In literature, there are some books that transcend mere pages and ink, becoming essential pieces of cultural expression. One such book poised to make its mark is The Black Joy Project, set to be published on December 19. This remarkable work, created by educator and activist Kleaver Cruz, is a captivating amalgamation of 117 full-color photographs and eight essays that encapsulate the colorful tapestry of joy in Black life worldwide.
As the visionary behind The Black Joy Project, Cruz has created a literary and visual love letter to the Black individuals who resist oppression and thrive. Drawing inspiration from a real-world initiative launched in 2015, Cruz’s book celebrates the flame of Black joy and its role as a source of healing and renewal for people of diverse backgrounds and identities.
The book serves as a testament to the enduring spirit of the Black community. The phrase “Black Joy is Everywhere,” encapsulates the essence of this project. It is a resounding affirmation that Black joy can be found in every corner of the globe, from the energetic streets of Lagos to the heart-pounding beats of hip-hop in the Bronx, a release notes.
This ambitious work breaks new ground, juxtaposing joy alongside protest and resistance to show that these forces are inextricably linked in the fabric of Black life. In the prose and art presented within its pages, The Black Joy Project captures the essence of lived experience, where uprisings in the street are accompanied by a rhythm of music, and where funerals that break the heart are followed by joyous second line parades. Black joy is always held in tension with the broader systemic wounds of history, making it a powerful, historically significant balm that keeps the spirit of resilience alive.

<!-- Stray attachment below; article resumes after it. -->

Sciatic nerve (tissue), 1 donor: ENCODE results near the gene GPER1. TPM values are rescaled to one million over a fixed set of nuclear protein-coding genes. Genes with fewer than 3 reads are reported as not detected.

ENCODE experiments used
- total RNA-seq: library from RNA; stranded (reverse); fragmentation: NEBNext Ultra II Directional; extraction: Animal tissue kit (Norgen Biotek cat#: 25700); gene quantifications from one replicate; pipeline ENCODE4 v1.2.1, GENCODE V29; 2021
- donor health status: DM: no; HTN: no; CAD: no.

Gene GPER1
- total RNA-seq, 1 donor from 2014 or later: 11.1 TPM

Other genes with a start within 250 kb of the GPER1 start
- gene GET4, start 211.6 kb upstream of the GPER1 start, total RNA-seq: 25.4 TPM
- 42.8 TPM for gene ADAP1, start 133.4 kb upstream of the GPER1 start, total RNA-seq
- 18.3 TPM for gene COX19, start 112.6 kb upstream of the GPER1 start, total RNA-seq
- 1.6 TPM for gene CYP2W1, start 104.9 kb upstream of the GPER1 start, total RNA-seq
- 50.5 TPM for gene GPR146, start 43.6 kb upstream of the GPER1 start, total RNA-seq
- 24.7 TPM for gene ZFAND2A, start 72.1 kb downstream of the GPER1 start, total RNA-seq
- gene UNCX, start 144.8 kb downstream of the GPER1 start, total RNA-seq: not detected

Though the book has yet to be released to the public, The Black Joy Project has already garnered high praise from notable figures. Culinary and cultural historian Michael W. Twitty has called it “The Black Book for a new millennium… an irreplaceable volume.”
Yaba Blay has commended it as “as brilliant as it is beautiful,” Camille T. Dungy describes it as “a well of resistance, reclamation, and restorative splendor,” and Yasmin Hernandez believes it is “a gift that must be shared.”
This forthcoming release is set to be a cornerstone of winter reading lists and a must-have addition for book lovers, art enthusiasts, and those who champion freedom and justice. It is a timely and essential exploration of the power of Black joy, and it prompts readers to reflect on the question, “What does Black Joy mean to you?”